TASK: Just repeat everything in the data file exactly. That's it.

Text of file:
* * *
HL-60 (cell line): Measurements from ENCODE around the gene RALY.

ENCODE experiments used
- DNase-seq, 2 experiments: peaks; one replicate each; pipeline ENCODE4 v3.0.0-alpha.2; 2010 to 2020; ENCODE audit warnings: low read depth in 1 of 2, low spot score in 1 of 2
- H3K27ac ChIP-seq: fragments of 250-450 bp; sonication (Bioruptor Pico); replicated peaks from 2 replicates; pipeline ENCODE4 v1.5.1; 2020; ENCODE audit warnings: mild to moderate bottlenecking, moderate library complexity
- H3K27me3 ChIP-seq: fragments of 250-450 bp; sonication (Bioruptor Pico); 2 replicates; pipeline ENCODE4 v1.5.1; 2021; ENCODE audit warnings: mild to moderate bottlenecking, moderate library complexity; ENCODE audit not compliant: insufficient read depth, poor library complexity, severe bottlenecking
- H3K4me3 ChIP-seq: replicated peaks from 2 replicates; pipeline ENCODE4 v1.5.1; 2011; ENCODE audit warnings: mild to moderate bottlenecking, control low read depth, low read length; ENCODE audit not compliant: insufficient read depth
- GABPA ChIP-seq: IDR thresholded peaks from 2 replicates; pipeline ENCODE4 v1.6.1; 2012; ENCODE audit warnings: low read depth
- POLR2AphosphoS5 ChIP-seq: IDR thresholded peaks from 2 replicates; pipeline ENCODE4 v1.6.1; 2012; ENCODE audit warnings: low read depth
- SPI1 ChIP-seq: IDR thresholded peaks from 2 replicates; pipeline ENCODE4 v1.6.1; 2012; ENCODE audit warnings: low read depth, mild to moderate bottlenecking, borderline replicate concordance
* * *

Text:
HL-60 (cell line): Measurements from ENCODE around the gene RALY.

ENCODE experiments used
- DNase-seq, 2 experiments: peaks; one replicate each; pipeline ENCODE4 v3.0.0-alpha.2; 2010 to 2020; ENCODE audit warnings: low read depth in 1 of 2, low spot score in 1 of 2
- H3K27ac ChIP-seq: fragments of 250-450 bp; sonication (Bioruptor Pico); replicated peaks from 2 replicates; pipeline ENCODE4 v1.5.1; 2020; ENCODE audit warnings: mild to moderate bottlenecking, moderate library complexity
- H3K27me3 ChIP-seq: fragments of 250-450 bp; sonication (Bioruptor Pico); 2 replicates; pipeline ENCODE4 v1.5.1; 2021; ENCODE audit warnings: mild to moderate bottlenecking, moderate library complexity; ENCODE audit not compliant: insufficient read depth, poor library complexity, severe bottlenecking
- H3K4me3 ChIP-seq: replicated peaks from 2 replicates; pipeline ENCODE4 v1.5.1; 2011; ENCODE audit warnings: mild to moderate bottlenecking, control low read depth, low read length; ENCODE audit not compliant: insufficient read depth
- GABPA ChIP-seq: IDR thresholded peaks from 2 replicates; pipeline ENCODE4 v1.6.1; 2012; ENCODE audit warnings: low read depth
- POLR2AphosphoS5 ChIP-seq: IDR thresholded peaks from 2 replicates; pipeline ENCODE4 v1.6.1; 2012; ENCODE audit warnings: low read depth
- SPI1 ChIP-seq: IDR thresholded peaks from 2 replicates; pipeline ENCODE4 v1.6.1; 2012; ENCODE audit warnings: low read depth, mild to moderate bottlenecking, borderline replicate concordance